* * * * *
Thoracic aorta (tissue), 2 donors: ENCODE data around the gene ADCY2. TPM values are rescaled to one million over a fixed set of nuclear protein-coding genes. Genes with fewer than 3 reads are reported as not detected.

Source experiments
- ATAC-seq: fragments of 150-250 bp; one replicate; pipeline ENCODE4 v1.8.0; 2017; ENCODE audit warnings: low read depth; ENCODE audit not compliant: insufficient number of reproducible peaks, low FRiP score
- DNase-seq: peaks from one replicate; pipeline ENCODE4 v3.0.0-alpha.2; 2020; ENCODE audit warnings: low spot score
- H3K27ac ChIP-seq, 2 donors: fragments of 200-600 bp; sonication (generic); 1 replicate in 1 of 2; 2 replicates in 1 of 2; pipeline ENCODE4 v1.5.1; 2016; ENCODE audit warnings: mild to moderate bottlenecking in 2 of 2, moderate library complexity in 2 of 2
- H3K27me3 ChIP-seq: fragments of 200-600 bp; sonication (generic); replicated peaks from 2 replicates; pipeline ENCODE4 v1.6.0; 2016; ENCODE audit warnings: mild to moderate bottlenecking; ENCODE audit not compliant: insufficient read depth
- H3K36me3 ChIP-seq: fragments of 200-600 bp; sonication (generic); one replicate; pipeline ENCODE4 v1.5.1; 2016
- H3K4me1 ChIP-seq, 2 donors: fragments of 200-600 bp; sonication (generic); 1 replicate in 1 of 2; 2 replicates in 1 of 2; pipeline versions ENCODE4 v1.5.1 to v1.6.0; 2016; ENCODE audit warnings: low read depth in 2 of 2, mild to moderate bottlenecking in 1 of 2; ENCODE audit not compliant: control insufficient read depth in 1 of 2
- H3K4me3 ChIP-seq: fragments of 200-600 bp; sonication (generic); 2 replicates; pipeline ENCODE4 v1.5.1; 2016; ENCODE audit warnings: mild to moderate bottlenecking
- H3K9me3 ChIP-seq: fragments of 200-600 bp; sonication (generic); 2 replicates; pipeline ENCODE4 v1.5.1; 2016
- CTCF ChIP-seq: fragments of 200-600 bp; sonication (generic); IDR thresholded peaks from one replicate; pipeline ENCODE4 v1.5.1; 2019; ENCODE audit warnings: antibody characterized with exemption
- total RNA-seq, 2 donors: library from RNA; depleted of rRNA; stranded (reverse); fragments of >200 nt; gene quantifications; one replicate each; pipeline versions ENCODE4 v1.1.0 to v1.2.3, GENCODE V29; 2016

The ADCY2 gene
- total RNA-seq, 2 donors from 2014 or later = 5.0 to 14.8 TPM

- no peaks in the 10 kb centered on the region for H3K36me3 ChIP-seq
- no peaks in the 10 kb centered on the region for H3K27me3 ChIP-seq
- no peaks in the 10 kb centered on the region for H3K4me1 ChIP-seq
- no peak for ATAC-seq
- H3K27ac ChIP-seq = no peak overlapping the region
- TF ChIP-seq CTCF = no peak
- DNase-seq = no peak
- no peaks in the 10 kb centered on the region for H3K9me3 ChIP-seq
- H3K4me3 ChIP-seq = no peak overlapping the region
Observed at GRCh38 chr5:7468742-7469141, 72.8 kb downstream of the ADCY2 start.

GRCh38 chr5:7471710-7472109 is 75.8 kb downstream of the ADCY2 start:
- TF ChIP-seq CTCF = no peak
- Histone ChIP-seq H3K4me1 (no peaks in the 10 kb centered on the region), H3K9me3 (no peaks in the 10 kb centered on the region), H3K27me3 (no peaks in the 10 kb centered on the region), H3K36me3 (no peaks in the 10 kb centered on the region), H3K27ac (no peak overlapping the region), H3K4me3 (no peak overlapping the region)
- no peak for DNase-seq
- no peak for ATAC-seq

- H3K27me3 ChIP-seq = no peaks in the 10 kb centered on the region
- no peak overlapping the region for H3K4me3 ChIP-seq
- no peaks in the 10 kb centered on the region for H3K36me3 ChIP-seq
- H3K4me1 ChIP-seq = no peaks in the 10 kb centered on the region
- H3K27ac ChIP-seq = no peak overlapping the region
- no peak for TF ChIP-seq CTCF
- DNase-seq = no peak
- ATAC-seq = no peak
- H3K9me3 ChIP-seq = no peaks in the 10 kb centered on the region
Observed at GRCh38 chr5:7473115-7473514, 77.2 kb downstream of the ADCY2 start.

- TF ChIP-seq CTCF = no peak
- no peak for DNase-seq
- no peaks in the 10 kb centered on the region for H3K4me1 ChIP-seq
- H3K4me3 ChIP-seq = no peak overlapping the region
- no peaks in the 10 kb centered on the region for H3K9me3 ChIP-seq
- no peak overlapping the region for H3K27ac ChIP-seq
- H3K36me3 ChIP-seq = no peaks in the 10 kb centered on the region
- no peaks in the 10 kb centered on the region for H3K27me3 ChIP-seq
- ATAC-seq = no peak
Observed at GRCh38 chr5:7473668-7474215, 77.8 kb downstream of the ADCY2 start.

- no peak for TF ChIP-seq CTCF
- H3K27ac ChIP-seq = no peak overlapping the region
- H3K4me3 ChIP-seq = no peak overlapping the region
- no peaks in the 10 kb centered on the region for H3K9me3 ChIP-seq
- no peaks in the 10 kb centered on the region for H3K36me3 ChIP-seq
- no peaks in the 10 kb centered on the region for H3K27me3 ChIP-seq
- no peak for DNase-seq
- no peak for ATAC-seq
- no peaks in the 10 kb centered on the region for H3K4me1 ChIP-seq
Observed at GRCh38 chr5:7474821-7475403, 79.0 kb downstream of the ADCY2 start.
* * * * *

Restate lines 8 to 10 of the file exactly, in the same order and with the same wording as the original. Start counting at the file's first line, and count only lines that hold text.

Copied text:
- H3K4me1 ChIP-seq, 2 donors: fragments of 200-600 bp; sonication (generic); 1 replicate in 1 of 2; 2 replicates in 1 of 2; pipeline versions ENCODE4 v1.5.1 to v1.6.0; 2016; ENCODE audit warnings: low read depth in 2 of 2, mild to moderate bottlenecking in 1 of 2; ENCODE audit not compliant: control insufficient read depth in 1 of 2
- H3K4me3 ChIP-seq: fragments of 200-600 bp; sonication (generic); 2 replicates; pipeline ENCODE4 v1.5.1; 2016; ENCODE audit warnings: mild to moderate bottlenecking
- H3K9me3 ChIP-seq: fragments of 200-600 bp; sonication (generic); 2 replicates; pipeline ENCODE4 v1.5.1; 2016